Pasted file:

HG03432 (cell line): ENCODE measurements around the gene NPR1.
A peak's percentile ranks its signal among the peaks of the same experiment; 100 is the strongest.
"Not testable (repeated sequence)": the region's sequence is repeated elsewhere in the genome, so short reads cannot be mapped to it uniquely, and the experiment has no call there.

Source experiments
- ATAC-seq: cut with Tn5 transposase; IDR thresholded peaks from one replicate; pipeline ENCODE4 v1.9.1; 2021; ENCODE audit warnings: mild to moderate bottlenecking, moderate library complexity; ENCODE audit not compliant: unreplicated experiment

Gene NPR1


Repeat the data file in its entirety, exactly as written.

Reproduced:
HG03432 (cell line): ENCODE measurements around the gene NPR1.
A peak's percentile ranks its signal among the peaks of the same experiment; 100 is the strongest.
"Not testable (repeated sequence)": the region's sequence is repeated elsewhere in the genome, so short reads cannot be mapped to it uniquely, and the experiment has no call there.

Source experiments
- ATAC-seq: cut with Tn5 transposase; IDR thresholded peaks from one replicate; pipeline ENCODE4 v1.9.1; 2021; ENCODE audit warnings: mild to moderate bottlenecking, moderate library complexity; ENCODE audit not compliant: unreplicated experiment

Gene NPR1